Marine and Freshwater Research Marine and Freshwater Research Society
Advances in the aquatic sciences

Spawning, development and distribution of the southern pigmy perch Nannoperca australis australis Gunther from inland waters in eastern Australia

LC Llewellyn

Australian Journal of Marine and Freshwater Research 25(1) 121 - 149
Published: 1974


Southern pigmy perch were bred in ponds on three occasions when water temperatures rose above 21.0ºC at the surface and 19.3ºC at the bottom during the months of September and October. Flooding was found not to be necessary as a breeding stimulus. The requirements for breeding and the embryological development of eggs and larvae were followed closely.

The eggs were demersal, transparent, spherical, telolecithal and essentially non-adhesive; possessed a cluster of oil globules; varied from 1.16 mm to 1.35 mm in diameter; and were scattered randomly during spawning. They hatched after between 2 days 18 hr and 3 days 7 hr at temperatures fluctuating between 15.8ºC and 25.3ºC. The length of the recently hatched larvae varied between 3.18 and 3.92 mm.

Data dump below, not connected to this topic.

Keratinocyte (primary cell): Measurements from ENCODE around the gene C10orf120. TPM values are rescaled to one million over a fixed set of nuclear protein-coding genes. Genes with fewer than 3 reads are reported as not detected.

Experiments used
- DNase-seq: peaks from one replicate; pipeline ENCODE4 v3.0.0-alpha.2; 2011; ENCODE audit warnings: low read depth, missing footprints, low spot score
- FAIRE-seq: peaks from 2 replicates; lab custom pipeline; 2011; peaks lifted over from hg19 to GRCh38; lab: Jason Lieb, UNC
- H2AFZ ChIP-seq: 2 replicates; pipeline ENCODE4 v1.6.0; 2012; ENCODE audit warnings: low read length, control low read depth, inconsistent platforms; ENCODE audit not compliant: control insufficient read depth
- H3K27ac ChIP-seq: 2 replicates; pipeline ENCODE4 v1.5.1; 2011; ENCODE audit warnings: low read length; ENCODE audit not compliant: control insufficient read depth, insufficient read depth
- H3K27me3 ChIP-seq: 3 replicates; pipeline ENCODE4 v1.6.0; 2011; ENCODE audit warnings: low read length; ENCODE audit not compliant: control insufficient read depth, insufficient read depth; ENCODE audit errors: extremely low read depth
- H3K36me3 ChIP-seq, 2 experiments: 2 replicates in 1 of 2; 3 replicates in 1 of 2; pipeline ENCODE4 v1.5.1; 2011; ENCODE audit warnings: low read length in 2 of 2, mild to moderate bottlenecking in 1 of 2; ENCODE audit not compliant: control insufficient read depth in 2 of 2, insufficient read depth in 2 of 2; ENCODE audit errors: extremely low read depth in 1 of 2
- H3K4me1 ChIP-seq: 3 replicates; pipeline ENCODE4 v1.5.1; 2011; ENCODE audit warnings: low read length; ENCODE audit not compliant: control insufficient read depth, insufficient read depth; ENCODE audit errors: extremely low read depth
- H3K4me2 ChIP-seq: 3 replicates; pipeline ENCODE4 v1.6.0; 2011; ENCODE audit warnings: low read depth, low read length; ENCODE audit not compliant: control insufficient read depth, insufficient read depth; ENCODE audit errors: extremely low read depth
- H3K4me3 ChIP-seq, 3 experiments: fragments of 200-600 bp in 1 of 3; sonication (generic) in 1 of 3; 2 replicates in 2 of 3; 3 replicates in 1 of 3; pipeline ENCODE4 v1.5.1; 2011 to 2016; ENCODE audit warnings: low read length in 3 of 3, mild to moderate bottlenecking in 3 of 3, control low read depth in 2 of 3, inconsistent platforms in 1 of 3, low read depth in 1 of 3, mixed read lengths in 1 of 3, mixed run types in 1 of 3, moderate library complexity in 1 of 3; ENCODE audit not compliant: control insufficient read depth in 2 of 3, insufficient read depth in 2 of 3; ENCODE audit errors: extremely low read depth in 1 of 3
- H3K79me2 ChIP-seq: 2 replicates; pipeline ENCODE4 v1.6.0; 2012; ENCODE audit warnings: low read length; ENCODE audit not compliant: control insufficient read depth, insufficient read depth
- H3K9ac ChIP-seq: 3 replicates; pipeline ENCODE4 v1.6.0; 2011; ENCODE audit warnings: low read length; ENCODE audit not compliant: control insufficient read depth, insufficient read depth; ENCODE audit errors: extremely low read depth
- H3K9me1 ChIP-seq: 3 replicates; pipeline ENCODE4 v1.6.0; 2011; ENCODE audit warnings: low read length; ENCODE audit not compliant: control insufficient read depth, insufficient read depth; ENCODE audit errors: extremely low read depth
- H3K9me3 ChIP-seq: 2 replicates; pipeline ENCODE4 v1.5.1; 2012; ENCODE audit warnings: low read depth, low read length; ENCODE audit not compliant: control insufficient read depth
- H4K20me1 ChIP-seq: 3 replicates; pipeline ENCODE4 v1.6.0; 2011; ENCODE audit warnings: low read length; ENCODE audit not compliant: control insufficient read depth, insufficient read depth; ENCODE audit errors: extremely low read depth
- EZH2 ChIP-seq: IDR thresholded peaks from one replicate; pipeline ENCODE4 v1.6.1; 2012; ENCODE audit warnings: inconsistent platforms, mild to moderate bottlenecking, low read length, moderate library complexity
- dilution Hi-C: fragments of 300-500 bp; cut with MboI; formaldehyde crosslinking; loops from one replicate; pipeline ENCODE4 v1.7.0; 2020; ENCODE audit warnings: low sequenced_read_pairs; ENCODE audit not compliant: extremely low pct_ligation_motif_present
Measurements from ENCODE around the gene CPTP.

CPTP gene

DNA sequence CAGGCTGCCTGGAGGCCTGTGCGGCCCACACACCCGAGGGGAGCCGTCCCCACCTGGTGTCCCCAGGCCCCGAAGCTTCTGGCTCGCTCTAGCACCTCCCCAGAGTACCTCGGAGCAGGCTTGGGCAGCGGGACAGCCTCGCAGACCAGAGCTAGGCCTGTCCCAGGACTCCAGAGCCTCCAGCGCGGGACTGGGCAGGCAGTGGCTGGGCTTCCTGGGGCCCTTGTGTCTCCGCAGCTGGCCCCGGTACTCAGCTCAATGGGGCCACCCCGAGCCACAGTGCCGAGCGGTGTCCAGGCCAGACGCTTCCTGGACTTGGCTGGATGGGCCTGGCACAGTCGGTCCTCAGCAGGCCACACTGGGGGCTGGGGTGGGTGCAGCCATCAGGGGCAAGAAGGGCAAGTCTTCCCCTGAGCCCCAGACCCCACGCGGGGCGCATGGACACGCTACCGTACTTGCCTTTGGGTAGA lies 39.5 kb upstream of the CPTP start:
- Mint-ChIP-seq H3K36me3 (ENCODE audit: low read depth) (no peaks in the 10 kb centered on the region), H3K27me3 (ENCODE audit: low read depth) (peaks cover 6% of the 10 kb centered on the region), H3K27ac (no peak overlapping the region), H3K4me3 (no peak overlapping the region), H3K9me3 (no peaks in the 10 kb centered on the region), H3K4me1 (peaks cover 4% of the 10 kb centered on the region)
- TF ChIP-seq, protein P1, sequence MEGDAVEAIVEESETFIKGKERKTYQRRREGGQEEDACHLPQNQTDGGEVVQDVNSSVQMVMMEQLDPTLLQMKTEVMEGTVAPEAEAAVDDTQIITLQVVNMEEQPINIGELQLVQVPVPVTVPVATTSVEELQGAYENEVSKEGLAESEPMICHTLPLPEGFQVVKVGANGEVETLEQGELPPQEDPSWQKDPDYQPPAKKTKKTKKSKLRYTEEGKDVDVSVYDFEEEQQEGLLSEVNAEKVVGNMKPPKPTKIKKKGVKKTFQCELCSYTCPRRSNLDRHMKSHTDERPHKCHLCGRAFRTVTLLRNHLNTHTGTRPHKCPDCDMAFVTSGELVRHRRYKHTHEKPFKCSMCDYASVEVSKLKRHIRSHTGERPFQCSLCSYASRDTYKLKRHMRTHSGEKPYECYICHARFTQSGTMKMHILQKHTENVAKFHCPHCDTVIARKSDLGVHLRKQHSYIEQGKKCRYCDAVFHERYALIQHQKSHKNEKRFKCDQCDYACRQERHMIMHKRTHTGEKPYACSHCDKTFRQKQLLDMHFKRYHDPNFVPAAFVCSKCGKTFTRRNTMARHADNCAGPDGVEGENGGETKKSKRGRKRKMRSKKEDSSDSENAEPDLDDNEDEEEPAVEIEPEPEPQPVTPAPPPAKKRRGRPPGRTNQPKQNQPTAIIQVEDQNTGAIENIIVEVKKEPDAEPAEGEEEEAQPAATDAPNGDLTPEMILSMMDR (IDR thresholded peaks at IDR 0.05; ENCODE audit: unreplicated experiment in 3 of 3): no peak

The pro-larval stage terminated at 5 days 23 hr at temperatures between 15.8 and 23.7ºC. The largest adult recorded at Narrandera was 63 mm in length and weighed 3.48 g. Marked colour difference occurred between the sexes as the breeding season approached, the males possessing bright red fins with black edges.

Fecundity of the females varied from 506 eggs at 40 mm length and 0.86 g weight to 4217 eggs at 63 mm length and 3.49 g weight. The gonosomatic index rose to 11.4 and 4.7 in females and males respectively prior to breeding.

Fish 6 months, 18 months and 30 months old from a pond reached 3.0, 3.8 and 4.7 cm respectively.

Some taxonomic problems of the Nannopercidae are discussed and the distributions of the different forms given. The breeding of .Edelia vittata and Nannoperca australis australis are compared.

© CSIRO 1974

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